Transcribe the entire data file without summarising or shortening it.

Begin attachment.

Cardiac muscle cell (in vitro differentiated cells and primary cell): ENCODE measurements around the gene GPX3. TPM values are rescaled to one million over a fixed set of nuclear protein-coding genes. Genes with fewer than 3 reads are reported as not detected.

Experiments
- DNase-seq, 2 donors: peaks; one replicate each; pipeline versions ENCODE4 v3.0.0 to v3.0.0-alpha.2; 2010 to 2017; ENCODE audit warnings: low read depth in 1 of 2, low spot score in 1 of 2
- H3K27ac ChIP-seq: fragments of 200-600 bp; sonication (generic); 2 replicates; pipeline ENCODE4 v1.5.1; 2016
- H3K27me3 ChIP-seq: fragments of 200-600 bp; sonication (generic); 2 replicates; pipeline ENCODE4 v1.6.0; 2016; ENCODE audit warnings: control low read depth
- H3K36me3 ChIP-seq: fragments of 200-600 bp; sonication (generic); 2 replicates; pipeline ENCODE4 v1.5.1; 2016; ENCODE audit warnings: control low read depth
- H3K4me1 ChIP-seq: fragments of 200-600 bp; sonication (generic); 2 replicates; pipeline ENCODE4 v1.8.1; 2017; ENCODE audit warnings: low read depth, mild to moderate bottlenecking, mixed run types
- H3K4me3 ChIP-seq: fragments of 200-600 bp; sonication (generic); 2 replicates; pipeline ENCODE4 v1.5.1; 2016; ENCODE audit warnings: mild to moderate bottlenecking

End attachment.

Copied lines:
Cardiac muscle cell (in vitro differentiated cells and primary cell): ENCODE measurements around the gene GPX3. TPM values are rescaled to one million over a fixed set of nuclear protein-coding genes. Genes with fewer than 3 reads are reported as not detected.

Experiments
- DNase-seq, 2 donors: peaks; one replicate each; pipeline versions ENCODE4 v3.0.0 to v3.0.0-alpha.2; 2010 to 2017; ENCODE audit warnings: low read depth in 1 of 2, low spot score in 1 of 2
- H3K27ac ChIP-seq: fragments of 200-600 bp; sonication (generic); 2 replicates; pipeline ENCODE4 v1.5.1; 2016
- H3K27me3 ChIP-seq: fragments of 200-600 bp; sonication (generic); 2 replicates; pipeline ENCODE4 v1.6.0; 2016; ENCODE audit warnings: control low read depth
- H3K36me3 ChIP-seq: fragments of 200-600 bp; sonication (generic); 2 replicates; pipeline ENCODE4 v1.5.1; 2016; ENCODE audit warnings: control low read depth
- H3K4me1 ChIP-seq: fragments of 200-600 bp; sonication (generic); 2 replicates; pipeline ENCODE4 v1.8.1; 2017; ENCODE audit warnings: low read depth, mild to moderate bottlenecking, mixed run types
- H3K4me3 ChIP-seq: fragments of 200-600 bp; sonication (generic); 2 replicates; pipeline ENCODE4 v1.5.1; 2016; ENCODE audit warnings: mild to moderate bottlenecking